6 November 2011 Comments Off

Video Tutorial – ACM -ICPC at UWA, Australia

Problem solving tactics for the ACM ICPC programming competition: search and optimisation from Evgeni Sergeev on Vimeo.

27 February 2011 Comments Off

Power up C++ with the Standard Template Library: Part II: Advanced Uses

Power up C++ with the Standard Template Library: Part II: Advanced Uses

We will love to quote Topcoder’s STL tutorial by DmitryKorolev here:

“Creating Vector from Map
As you already know, map actually contains pairs of element. So you can write it in like this:

 map<string, int> M;
 // ...
 vector< pair<string, int> > V(all(M)); // remember all(c) stands for

Now vector will contain the same elements as map. Of course, vector will be sorted, as is map. This feature may be useful if you are not planning to change elements in map any more but want to use indices of elements in a way that is impossible in map.

Copying data between containers
Let’s take a look at the copy(…) algorithm. The prototype is the following:

 copy(from_begin, from_end, to_begin);

This algorithm copies elements from the first interval to the second one. The second interval should have enough space available. See the following code:

 vector<int> v1;
 vector<int> v2; 

 // ... 

 // Now copy v2 to the end of v1
 v1.resize(v1.size() + v2.size());
 // Ensure v1 have enough space
 copy(all(v2), v1.end() - v2.size());
 // Copy v2 elements right after v1 ones

Another good feature to use in conjunction with copy is inserters. I will not describe it here due to limited space but look at the code:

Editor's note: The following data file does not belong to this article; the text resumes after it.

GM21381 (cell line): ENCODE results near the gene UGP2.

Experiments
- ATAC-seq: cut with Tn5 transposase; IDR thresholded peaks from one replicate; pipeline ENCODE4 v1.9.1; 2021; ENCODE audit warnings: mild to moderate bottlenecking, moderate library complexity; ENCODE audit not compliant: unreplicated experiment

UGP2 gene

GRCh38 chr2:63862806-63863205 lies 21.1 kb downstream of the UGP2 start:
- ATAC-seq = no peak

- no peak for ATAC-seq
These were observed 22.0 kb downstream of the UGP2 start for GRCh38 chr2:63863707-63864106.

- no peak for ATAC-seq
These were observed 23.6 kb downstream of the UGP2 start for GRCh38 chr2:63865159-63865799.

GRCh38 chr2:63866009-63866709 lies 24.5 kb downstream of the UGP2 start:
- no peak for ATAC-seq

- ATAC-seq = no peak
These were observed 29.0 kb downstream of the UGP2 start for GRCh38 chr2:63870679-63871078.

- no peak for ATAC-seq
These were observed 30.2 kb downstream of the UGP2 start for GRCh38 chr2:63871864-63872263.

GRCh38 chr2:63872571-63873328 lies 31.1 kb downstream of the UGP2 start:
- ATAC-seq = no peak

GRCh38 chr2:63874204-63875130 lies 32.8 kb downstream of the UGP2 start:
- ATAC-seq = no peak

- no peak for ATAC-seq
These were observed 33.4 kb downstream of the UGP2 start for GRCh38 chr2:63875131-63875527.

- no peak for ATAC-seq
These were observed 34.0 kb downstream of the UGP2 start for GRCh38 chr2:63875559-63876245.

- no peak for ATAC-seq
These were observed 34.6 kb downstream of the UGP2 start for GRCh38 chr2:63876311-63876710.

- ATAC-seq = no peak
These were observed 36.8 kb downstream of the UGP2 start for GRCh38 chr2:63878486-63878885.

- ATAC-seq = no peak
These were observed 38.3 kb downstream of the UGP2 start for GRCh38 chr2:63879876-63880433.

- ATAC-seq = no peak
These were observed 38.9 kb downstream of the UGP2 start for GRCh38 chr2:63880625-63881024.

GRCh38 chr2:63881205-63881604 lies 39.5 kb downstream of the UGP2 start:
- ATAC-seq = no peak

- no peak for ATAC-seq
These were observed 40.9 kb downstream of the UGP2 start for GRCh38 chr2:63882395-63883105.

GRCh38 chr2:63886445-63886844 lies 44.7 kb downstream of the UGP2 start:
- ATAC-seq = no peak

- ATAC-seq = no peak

vector<int> v;
 // ...
 set<int> s;
 // add some elements to set
 copy(all(v), inserter(s));

The last line means:

 tr(v, it) {
// remember traversing macros from Part I

But why use our own macros (which work only in gcc) when there is a standard function? It’s a good STL practice to use standard algorithms like copy, because it will be easy to others to understand your code.”

Full tutorial here: http://www.topcoder.com/tc?module=Static&d1=tutorials&d2=standardTemplateLibrary2

4 January 2011 Comments Off

How Install C/C++ Compiler by Max Berger

Max Berger, who is currently a Software Developer at Amazon EU, has written a nice tutorial about installing C/C++ compiler. Here we quote this tutorial:

“(…)Setting up a compiler

Unfortunately Eclipse only provides the Integrated Development Environment (IDE) but it is missing the actual compiler. To install a compiler, please follow the instructions for your operating system.

Windows compiler

Windows doesn’t come with a build-in compiler. You could try to install Visual Studio, but it is tricky to get that working with Eclipse. Therefore we will install MSYS. MSYS is part of the MinGW suite, which provides free development tools for Windows.

You will have to follow these 4 steps:

  • Download and install MinGW
  • Download and install MSYS
  • Set your path environment variable
  • Restart Eclipse if it was started.


First, you need to download MinGW. You can either click through the websites mentioned above or go directly to the MinGW download area. Look for the Package “Automated MinGW Installer”. There, download the file ending in .exe. The file name should be something like “MinGW-5.1.4.exe”. You can also download MinGW Version 5.1.4 from the link given here.

You may also download an older version, and follow the instructions given in the section called “Older Instructions”:

Most of the options in the MinGW 5 installer are pretty straightforward. I will point out some of the more tricky options.

The first one of such options is which “MinGW” package to install. Any of those should work just fine, but I would recommend Current.

Figure 1. MinGW 5 install

MinGW 5 install

MinGW will ask which components to install. Either select All or at least make sure that you have the g++ compiler checked. This is needed for C++ support.